Who Framed Roger Rabbit is about Racial Segregation?
by Emily Keen
The multi Oscar-winning offbeat Hollywood cartoon and live-action hybrid is a muti-Oscar winning Disney masterpiece. The film follows the injustice done towards cartoon stars in the Toontown. Set in the 1940s, the film tells the story of Roger Rabbit, who is framed for killing Marvin Acme a human club owner. Eddie Valiant is a private detective who is hired by the Rabbit to clear his name off the felony.
The film has been a subject of many controversial debates but the least discussed one is that it low key takes a hit at the racial segregation that prevails in the society.
Jim Crow era of segregation was at its peak in 1947. The film is set in Toontown of Los Angeles where humans and cartoons lead life effectively distinct and segregated from one another. Judge Doom who plays a big role in maintaining the segregation, comes up with a new freeway plan for the town to support the rich residents. Sounds familiar? The gentrification of non-white neighborhoods happens in a lot of western societies.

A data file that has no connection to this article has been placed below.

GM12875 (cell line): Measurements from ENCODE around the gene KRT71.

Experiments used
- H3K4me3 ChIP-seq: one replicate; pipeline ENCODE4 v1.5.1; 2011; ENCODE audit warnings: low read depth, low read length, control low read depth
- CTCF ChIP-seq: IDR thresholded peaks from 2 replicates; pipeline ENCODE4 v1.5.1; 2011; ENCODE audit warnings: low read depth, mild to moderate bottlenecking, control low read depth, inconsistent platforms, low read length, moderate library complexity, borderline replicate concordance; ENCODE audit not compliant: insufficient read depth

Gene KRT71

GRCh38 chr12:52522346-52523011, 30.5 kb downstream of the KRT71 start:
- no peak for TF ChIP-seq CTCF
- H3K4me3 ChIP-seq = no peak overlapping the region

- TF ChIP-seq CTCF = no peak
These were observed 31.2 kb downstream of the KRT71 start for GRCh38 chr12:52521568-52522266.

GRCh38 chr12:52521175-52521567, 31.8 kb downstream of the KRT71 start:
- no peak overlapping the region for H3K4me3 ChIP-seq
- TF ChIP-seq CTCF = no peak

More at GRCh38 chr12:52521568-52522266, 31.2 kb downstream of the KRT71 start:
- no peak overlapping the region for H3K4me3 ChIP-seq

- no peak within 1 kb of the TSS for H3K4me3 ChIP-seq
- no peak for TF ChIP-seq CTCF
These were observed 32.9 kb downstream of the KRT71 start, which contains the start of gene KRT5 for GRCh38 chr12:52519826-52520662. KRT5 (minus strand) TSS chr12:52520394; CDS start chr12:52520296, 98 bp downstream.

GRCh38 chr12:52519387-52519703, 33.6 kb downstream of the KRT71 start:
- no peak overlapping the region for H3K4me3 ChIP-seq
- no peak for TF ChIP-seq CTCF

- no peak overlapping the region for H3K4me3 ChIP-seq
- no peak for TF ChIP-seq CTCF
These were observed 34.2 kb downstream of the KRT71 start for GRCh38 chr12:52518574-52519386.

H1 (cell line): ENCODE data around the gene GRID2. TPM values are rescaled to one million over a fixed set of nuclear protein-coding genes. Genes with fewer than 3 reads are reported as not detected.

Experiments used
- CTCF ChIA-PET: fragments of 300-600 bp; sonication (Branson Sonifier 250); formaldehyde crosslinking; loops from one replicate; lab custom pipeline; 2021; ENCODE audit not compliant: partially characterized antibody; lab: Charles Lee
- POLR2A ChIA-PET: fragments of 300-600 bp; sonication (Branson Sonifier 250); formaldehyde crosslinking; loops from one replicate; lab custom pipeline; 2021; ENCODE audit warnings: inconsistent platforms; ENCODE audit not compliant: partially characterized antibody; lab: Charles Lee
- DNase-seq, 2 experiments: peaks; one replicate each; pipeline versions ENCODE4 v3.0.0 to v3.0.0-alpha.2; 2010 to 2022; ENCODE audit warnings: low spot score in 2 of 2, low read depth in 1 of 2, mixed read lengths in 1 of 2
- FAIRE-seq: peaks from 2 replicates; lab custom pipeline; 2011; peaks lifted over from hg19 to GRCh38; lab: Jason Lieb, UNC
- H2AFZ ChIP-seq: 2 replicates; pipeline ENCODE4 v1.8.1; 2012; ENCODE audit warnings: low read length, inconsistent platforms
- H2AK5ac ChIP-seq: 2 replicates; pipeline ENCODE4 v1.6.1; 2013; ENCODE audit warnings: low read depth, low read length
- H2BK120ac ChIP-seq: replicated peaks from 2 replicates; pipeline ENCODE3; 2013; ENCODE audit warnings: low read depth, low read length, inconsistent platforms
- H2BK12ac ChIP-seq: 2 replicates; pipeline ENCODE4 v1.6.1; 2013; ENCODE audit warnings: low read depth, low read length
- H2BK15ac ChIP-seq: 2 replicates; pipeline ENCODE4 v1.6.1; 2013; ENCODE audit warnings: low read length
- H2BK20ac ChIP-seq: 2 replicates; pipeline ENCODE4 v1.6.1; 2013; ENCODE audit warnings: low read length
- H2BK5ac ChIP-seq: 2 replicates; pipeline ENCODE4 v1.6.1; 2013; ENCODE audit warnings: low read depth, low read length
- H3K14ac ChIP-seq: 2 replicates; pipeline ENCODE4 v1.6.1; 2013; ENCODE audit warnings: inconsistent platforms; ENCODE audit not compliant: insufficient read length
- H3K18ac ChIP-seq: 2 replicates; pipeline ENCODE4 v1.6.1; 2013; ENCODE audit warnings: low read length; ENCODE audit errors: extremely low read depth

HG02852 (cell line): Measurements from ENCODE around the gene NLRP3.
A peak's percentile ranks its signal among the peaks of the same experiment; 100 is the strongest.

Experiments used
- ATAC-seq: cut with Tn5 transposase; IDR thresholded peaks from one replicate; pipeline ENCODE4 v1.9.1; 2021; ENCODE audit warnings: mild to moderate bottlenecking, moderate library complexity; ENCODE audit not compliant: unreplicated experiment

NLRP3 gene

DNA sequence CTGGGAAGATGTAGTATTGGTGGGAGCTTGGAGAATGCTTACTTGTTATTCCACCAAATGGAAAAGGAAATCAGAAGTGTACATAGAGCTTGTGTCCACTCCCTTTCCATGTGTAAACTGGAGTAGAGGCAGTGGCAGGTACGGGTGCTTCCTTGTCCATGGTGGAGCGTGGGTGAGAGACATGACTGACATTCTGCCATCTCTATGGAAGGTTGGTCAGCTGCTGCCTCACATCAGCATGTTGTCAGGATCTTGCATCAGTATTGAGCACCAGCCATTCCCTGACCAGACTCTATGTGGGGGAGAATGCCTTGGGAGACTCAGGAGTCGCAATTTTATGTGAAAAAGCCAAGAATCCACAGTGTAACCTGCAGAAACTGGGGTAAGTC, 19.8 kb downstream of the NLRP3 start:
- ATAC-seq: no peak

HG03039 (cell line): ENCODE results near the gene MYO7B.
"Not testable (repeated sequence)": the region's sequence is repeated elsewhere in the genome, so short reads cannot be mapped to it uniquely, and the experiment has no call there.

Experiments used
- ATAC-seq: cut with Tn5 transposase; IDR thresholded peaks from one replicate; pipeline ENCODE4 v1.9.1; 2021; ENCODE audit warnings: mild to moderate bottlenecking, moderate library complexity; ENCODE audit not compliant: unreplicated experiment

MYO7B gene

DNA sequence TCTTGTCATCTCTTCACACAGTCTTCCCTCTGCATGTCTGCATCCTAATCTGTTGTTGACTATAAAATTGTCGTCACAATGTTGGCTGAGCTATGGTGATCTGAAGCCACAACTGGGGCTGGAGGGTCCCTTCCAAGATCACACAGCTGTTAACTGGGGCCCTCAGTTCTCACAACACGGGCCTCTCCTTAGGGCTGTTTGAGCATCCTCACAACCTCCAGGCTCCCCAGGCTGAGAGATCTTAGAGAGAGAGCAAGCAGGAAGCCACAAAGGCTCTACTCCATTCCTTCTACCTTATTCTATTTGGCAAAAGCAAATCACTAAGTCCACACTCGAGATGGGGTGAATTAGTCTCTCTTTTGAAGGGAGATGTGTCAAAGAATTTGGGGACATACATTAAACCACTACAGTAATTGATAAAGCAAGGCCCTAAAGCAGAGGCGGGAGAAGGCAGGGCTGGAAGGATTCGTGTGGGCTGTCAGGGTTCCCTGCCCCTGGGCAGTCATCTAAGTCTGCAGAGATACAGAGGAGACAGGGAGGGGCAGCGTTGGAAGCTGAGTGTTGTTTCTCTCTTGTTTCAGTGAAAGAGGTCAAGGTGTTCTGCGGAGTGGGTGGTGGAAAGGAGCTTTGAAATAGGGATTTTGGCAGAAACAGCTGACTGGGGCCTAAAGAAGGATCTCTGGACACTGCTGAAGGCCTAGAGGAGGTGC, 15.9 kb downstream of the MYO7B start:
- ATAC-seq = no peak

Jessica Rabbit is a cartoon character who is more humanlike in her behavior. Eddie, the detective finds her really attractive. Given his hatred for all cartoons, this actually seems like a big deal. This represents the confusion of white males and how they perceive women of color. Although they are viewed as lesser in comparison to their white counterparts, they do sweep the hearts of the men just alike.
Then we have the gruesome Judge Doom, who is actually a cartoon and pretends to be human. This character represents the sellouts who betray their own kind to get accepted in the society. But there is a major difference in the film and what actually happens in reality. In culmination, the film disregards the process of segregation and swears equality to all. In the real world, however, sadly racism still persists.